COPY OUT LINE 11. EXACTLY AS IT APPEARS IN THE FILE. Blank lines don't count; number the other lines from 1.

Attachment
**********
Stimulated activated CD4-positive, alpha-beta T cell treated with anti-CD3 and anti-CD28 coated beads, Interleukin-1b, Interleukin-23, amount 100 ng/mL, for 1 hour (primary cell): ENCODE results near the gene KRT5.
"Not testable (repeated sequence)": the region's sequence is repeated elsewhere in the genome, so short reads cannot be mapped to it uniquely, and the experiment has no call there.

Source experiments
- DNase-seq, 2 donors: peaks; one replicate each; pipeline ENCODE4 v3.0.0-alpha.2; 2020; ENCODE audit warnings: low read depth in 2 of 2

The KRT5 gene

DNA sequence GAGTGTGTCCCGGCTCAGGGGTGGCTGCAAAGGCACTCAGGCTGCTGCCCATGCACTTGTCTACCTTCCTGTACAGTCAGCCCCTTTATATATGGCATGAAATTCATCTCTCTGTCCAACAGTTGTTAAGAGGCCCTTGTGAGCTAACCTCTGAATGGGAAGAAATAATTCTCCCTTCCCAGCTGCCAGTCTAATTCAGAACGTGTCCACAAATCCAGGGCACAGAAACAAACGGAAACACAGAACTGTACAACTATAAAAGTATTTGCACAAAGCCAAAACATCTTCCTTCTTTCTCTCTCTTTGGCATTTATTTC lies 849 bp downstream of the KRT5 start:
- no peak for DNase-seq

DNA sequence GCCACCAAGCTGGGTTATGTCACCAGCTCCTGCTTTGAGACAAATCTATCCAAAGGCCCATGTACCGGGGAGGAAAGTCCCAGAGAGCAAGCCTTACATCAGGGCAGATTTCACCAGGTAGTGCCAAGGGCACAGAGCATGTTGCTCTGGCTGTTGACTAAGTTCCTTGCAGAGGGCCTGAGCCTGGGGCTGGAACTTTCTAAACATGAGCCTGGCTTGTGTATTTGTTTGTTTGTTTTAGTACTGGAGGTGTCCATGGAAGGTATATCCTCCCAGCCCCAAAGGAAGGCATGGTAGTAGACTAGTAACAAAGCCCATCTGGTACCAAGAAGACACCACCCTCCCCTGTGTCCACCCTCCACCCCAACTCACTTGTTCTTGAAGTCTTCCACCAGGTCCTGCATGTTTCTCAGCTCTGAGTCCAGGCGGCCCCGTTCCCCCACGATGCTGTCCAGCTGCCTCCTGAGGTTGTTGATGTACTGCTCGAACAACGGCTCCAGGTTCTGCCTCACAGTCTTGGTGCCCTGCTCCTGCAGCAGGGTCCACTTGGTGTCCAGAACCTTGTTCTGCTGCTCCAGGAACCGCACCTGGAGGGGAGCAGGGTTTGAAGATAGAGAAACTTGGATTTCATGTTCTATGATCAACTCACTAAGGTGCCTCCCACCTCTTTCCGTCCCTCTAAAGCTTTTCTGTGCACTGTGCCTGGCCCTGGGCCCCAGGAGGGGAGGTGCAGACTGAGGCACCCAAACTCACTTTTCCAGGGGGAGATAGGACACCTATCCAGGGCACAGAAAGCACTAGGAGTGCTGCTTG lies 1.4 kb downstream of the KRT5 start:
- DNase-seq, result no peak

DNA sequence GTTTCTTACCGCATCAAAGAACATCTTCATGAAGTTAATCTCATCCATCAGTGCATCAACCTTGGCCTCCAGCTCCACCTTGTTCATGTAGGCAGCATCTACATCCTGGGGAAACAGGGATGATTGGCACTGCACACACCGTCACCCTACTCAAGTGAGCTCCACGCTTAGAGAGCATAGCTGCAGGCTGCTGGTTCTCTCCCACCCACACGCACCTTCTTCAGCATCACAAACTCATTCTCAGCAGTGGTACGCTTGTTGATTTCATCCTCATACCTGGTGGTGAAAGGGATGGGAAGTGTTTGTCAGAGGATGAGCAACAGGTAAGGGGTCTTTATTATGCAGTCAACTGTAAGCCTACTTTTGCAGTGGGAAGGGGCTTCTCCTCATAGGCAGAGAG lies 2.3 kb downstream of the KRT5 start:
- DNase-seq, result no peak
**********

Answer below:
- DNase-seq, result no peak